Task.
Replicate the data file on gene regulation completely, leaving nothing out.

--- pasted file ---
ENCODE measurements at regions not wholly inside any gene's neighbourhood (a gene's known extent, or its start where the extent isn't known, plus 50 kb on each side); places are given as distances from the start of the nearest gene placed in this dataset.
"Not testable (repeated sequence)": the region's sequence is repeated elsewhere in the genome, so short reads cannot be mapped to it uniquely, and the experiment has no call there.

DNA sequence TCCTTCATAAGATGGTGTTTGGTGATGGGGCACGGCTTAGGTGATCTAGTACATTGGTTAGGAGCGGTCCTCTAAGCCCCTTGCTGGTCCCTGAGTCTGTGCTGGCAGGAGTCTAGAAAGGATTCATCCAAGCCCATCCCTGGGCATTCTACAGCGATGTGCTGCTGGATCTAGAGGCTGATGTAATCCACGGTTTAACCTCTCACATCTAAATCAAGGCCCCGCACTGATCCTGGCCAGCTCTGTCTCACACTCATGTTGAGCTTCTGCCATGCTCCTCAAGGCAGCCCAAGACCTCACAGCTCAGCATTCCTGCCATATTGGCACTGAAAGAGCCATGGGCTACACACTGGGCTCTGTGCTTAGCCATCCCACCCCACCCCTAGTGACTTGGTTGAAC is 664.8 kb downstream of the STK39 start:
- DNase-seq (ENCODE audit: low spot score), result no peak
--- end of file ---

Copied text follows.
ENCODE measurements at regions not wholly inside any gene's neighbourhood (a gene's known extent, or its start where the extent isn't known, plus 50 kb on each side); places are given as distances from the start of the nearest gene placed in this dataset.
"Not testable (repeated sequence)": the region's sequence is repeated elsewhere in the genome, so short reads cannot be mapped to it uniquely, and the experiment has no call there.

DNA sequence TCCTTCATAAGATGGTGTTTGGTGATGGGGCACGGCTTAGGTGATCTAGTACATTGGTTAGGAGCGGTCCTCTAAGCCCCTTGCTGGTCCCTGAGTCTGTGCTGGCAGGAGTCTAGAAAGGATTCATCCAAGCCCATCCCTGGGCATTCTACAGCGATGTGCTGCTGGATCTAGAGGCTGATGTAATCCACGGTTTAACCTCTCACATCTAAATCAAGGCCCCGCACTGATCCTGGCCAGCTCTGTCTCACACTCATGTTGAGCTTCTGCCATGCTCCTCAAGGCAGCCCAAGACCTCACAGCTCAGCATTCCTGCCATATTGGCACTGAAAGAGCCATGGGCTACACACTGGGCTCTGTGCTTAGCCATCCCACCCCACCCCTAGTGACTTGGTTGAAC is 664.8 kb downstream of the STK39 start:
- DNase-seq (ENCODE audit: low spot score), result no peak